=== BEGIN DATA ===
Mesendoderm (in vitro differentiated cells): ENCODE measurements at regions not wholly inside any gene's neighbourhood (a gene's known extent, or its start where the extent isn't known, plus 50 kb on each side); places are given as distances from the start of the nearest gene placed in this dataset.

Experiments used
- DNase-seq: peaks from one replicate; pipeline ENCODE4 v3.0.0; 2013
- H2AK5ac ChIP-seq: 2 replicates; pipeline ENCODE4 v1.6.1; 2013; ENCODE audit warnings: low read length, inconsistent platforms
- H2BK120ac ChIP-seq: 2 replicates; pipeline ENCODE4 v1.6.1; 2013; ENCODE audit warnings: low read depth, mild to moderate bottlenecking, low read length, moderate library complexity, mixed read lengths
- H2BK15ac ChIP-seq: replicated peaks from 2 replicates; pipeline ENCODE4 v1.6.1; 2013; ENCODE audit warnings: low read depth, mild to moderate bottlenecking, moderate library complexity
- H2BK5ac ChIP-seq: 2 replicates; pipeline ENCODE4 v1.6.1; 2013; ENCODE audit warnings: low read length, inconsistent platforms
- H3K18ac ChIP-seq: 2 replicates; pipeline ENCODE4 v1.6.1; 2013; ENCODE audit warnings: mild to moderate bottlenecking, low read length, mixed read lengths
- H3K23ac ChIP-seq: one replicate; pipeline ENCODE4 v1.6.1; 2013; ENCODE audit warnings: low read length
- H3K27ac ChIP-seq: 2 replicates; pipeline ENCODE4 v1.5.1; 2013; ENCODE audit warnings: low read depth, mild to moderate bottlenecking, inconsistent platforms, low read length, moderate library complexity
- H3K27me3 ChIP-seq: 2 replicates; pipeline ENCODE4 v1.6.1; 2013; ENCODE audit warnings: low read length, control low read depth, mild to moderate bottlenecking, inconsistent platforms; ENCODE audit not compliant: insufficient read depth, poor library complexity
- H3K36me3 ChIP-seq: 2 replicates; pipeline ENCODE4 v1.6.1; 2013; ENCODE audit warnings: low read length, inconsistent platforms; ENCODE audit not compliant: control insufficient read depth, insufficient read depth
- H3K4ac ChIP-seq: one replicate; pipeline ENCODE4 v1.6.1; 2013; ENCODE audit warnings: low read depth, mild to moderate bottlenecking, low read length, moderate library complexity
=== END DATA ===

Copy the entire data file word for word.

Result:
Mesendoderm (in vitro differentiated cells): ENCODE measurements at regions not wholly inside any gene's neighbourhood (a gene's known extent, or its start where the extent isn't known, plus 50 kb on each side); places are given as distances from the start of the nearest gene placed in this dataset.

Experiments used
- DNase-seq: peaks from one replicate; pipeline ENCODE4 v3.0.0; 2013
- H2AK5ac ChIP-seq: 2 replicates; pipeline ENCODE4 v1.6.1; 2013; ENCODE audit warnings: low read length, inconsistent platforms
- H2BK120ac ChIP-seq: 2 replicates; pipeline ENCODE4 v1.6.1; 2013; ENCODE audit warnings: low read depth, mild to moderate bottlenecking, low read length, moderate library complexity, mixed read lengths
- H2BK15ac ChIP-seq: replicated peaks from 2 replicates; pipeline ENCODE4 v1.6.1; 2013; ENCODE audit warnings: low read depth, mild to moderate bottlenecking, moderate library complexity
- H2BK5ac ChIP-seq: 2 replicates; pipeline ENCODE4 v1.6.1; 2013; ENCODE audit warnings: low read length, inconsistent platforms
- H3K18ac ChIP-seq: 2 replicates; pipeline ENCODE4 v1.6.1; 2013; ENCODE audit warnings: mild to moderate bottlenecking, low read length, mixed read lengths
- H3K23ac ChIP-seq: one replicate; pipeline ENCODE4 v1.6.1; 2013; ENCODE audit warnings: low read length
- H3K27ac ChIP-seq: 2 replicates; pipeline ENCODE4 v1.5.1; 2013; ENCODE audit warnings: low read depth, mild to moderate bottlenecking, inconsistent platforms, low read length, moderate library complexity
- H3K27me3 ChIP-seq: 2 replicates; pipeline ENCODE4 v1.6.1; 2013; ENCODE audit warnings: low read length, control low read depth, mild to moderate bottlenecking, inconsistent platforms; ENCODE audit not compliant: insufficient read depth, poor library complexity
- H3K36me3 ChIP-seq: 2 replicates; pipeline ENCODE4 v1.6.1; 2013; ENCODE audit warnings: low read length, inconsistent platforms; ENCODE audit not compliant: control insufficient read depth, insufficient read depth
- H3K4ac ChIP-seq: one replicate; pipeline ENCODE4 v1.6.1; 2013; ENCODE audit warnings: low read depth, mild to moderate bottlenecking, low read length, moderate library complexity